The University of Wisconsin Press
Folklore / Cultural Studies / Anthropology / German Studies
In Search of Authenticity
The Formation of Folklore Studies
"An immediate classica major theoretical work that will be avidly read by folklorists all over the world."
Alan Dundes, University of California, Berkeley
Authenticity is a notion much debated, among discussants as diverse as cultural theorists and art dealers, music critics and tour operators. The desire to find and somehow capture or protect the "authentic" narrative, art object, or ceremonial dance is hardly new. In this masterful examination of German and American folklore studies from the eighteenth century to the present, Regina Bendix demonstrates that the longing for authenticity remains deeply implicated in scholarly approaches to cultural analysis.
Searches for authenticity, Bendix contends, have been a constant companion to the feelings of loss inherent in modernization, forever upholding a belief in a pristine yet endangered cultural essence and fueling cultural nationalism worldwide. Beginning with precursors of Herder and Emerson and the "discovery" of the authentic in expressive culture and literature, she traces the different, albeit intertwined, histories of German Volkskunde and American folklore studies. A Swiss native educated in American folklore programs, Bendix moves effortlessly between the two traditions, demonstrating how the notion of authenticity was used not only to foster national causes, but also to lay the foundations for categories of documentation and analysis within the nascent field of folklore studies.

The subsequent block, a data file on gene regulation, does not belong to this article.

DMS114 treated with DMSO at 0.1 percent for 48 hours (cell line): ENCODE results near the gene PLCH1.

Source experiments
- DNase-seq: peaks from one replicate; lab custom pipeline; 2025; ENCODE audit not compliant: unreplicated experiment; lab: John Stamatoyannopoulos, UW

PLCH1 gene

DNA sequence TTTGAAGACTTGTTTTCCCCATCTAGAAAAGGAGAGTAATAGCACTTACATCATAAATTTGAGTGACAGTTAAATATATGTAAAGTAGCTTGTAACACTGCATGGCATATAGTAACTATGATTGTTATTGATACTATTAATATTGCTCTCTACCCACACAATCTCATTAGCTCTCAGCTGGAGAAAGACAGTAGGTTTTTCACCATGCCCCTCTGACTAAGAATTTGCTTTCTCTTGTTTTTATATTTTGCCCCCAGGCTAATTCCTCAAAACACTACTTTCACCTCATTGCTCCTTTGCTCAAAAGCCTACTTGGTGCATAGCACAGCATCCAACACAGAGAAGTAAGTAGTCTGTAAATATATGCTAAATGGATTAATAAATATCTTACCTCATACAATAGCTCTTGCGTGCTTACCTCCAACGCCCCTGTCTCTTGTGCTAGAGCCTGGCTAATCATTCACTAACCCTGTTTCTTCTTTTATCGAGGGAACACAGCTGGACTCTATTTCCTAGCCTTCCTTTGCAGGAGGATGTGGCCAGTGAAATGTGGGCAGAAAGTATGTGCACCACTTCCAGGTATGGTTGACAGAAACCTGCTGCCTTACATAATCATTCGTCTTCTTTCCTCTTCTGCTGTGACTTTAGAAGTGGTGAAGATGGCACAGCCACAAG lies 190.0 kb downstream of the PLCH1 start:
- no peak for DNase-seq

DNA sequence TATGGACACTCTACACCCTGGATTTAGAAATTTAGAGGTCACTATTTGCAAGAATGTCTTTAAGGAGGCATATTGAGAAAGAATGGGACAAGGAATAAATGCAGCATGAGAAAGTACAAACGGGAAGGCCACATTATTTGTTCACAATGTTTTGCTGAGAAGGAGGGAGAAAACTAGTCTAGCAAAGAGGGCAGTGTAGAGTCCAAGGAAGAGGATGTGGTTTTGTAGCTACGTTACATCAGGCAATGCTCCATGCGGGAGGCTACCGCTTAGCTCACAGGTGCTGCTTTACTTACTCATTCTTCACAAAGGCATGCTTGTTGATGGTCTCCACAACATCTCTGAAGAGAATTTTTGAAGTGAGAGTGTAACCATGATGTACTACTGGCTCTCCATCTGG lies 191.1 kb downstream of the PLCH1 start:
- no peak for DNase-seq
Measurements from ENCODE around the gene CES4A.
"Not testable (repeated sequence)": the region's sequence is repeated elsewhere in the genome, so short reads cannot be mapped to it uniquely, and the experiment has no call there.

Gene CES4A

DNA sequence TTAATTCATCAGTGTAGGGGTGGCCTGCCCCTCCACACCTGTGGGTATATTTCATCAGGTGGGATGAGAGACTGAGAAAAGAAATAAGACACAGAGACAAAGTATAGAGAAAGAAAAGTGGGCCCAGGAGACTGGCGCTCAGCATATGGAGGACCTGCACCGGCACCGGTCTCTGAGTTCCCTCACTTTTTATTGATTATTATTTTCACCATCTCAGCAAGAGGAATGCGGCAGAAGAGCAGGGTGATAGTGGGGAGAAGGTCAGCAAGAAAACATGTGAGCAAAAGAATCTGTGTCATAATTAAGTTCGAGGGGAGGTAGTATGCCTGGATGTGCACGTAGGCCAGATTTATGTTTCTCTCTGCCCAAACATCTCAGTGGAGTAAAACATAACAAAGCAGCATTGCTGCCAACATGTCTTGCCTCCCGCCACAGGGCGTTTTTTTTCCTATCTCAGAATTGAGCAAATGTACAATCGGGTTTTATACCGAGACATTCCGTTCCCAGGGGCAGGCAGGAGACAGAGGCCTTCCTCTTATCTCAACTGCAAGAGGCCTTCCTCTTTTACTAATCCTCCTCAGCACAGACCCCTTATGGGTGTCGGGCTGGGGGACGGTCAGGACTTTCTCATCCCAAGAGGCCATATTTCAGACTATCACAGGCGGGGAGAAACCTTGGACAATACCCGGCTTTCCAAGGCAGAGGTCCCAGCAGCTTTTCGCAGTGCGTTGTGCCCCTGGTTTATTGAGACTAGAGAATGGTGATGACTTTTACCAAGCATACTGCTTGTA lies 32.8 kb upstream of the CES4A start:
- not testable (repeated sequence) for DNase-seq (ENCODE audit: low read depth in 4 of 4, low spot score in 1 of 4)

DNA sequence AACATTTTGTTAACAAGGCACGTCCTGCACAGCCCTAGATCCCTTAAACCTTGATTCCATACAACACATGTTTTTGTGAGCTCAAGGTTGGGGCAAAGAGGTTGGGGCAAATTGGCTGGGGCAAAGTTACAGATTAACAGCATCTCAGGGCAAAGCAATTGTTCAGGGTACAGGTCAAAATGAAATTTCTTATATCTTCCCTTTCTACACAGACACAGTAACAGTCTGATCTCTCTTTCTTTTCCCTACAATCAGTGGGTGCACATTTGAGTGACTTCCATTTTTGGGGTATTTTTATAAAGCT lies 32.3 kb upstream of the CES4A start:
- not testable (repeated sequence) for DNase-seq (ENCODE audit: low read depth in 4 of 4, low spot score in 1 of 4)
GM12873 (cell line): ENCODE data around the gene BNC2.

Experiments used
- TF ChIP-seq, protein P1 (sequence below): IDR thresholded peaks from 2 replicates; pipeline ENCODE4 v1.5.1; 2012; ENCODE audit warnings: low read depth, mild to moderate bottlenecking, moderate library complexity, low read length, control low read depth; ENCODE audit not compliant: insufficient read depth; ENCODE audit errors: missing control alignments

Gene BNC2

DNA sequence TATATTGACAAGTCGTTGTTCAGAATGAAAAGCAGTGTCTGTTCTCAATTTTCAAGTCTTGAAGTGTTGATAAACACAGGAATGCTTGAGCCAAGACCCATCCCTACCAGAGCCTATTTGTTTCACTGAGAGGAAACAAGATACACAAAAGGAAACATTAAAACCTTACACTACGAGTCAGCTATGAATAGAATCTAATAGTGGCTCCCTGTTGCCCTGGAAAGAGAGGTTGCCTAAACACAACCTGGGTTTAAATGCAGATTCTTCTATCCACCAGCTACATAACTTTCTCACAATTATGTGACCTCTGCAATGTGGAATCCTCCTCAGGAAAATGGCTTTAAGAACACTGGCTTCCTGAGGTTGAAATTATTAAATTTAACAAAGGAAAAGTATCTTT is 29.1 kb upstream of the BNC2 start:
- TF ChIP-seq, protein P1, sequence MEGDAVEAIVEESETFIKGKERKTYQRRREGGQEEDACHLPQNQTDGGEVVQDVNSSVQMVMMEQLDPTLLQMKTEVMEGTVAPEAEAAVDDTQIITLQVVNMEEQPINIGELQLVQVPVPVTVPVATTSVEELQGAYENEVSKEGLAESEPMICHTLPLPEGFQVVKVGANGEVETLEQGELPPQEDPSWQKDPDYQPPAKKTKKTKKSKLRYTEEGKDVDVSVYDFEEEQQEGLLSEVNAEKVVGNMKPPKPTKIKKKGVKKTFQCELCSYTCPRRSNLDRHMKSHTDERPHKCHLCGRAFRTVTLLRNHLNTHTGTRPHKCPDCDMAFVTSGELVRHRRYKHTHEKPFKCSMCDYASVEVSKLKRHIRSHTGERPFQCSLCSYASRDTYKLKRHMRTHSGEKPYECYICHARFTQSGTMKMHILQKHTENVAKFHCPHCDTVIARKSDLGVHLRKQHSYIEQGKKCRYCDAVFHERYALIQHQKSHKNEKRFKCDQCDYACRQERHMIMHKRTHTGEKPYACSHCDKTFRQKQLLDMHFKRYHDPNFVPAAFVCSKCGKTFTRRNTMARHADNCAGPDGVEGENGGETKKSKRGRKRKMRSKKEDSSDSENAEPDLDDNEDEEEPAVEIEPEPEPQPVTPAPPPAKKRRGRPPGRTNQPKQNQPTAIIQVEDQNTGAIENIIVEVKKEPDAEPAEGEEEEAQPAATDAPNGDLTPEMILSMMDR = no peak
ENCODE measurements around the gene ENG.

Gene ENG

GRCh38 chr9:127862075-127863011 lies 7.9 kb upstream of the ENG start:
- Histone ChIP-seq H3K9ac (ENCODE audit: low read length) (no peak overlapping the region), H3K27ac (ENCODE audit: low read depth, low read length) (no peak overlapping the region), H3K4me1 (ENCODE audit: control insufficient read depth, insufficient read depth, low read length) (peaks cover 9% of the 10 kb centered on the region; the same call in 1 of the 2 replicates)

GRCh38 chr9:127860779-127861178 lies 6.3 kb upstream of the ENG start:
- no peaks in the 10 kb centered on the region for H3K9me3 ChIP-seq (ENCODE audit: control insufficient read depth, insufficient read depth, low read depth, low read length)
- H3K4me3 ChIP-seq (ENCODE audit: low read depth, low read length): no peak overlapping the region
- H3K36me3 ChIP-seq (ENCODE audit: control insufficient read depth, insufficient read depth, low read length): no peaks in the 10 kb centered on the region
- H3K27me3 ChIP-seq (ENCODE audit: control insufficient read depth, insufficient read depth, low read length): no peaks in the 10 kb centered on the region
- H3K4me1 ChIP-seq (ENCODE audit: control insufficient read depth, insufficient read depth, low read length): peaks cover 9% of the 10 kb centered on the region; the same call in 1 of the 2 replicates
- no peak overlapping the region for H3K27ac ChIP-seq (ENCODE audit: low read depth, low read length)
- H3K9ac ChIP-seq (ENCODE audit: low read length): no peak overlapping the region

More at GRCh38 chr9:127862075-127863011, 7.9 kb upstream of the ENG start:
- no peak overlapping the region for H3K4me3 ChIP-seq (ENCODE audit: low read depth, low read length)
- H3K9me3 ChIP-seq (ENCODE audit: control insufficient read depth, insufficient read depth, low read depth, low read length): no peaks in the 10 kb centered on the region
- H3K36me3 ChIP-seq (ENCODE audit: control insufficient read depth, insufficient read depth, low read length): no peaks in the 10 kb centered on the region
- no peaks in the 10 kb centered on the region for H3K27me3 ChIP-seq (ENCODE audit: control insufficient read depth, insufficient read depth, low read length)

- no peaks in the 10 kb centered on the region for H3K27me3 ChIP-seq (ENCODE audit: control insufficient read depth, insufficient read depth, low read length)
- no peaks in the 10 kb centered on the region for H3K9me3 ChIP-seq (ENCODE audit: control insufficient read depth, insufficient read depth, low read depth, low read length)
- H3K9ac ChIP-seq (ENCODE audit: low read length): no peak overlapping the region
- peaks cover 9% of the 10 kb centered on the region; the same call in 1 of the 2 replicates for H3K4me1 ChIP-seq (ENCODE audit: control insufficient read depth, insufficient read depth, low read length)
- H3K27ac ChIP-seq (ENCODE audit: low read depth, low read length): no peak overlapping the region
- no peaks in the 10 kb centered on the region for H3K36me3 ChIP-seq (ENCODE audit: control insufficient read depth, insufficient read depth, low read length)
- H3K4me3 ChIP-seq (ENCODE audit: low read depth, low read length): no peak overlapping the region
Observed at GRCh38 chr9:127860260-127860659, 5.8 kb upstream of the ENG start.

Bendix shows that, in an increasingly transcultural world, where Zulu singers back up Paul Simon and where indigenous artists seek copyright for their traditional crafts, the politics of authenticity mingles with the forces of the market. Arguing against the dichotomies implied in the very idea of authenticity, she underscores the emptiness of efforts to distinguish between folklore and fakelore, between echt and ersatz.
Regina Bendix is assistant professor of folklore at the University of Pennsylvania. A native of Switzerland, she is the author of several books and many articles about European and American folklore and folklife, including Backstage Domains: Playing William Tell in Two Communities.
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LC: 97-11607 GR
320 pp. 6 x 9
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"Important for scholars in any discipline concerned with cultural analysis. In her focus on folklore and through the tremendous learning and insight she brings to bear on the 'authentic,' Bendix has provided both a model exploration of one discipline and a broadly consequential analysis of discourses at the heart of many."
Don Brenneis, University of California, Santa Cruz
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Updated January 17, 2013© 2013 The Board of Regents of the University of Wisconsin System